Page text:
The article reports on a study of the views and actions of nearly a hundred scholars – mostly academic researchers from four European countries and four disciplines – in regard to scholarly reputation in the Science 2.0 age. It specifically looks at the role that ‘emerging’ reputational mechanisms and platforms are playing in building, maintaining, and showcasing scholarly reputation in the digital age. Popular examples of such platforms are ResearchGate and Academia.edu. Data were obtained through one-to-one interviews and focus groups, supported by desk research. The main findings were: (a) it is early days and uptake is light and patchy with platforms largely used for non-reputational purposes, such as sharing documents; (b) most users were passive and did not fully engage with the social aspects of the platforms; (c) the reputational focus was very much on just one scholarly activity (research), on just two outputs of that activity (publications and conferences) and one measurement of that activity (citations), but there are the stirrings of change; (d) young researchers are set to profit most from the emerging platforms.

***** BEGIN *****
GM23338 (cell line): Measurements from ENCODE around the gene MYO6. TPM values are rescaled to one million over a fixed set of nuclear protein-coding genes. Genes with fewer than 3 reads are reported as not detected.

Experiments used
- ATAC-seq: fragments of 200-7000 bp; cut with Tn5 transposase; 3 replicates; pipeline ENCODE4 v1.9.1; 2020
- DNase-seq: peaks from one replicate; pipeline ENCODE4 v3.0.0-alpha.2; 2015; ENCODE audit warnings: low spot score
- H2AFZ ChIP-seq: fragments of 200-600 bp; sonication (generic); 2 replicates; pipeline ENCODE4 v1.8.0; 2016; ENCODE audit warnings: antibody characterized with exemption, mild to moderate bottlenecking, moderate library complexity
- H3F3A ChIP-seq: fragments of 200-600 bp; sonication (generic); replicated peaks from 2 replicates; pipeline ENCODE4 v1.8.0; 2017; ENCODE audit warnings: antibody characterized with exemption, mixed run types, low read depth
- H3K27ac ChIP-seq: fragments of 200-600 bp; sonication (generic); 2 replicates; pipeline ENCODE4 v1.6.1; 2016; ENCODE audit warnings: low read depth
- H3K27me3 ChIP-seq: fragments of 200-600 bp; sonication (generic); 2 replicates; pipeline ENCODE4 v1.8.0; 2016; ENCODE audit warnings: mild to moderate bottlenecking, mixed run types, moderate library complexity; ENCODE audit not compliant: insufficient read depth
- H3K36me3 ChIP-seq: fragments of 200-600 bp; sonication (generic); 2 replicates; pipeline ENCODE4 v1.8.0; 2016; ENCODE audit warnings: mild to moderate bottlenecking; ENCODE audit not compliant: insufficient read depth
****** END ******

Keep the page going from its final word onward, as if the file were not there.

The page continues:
Nicholas, D., Herman, E., Mahmuei, H., Bravo, B. R., Boukacem-Zeghmouri, C., Dobrowolski, T., & Pouchot, S. (2015). New ways of building, showcasing, and measuring scholarly reputation. Learned Publishing, 28(3), 169-183. https://doi.org/10.1087/20150303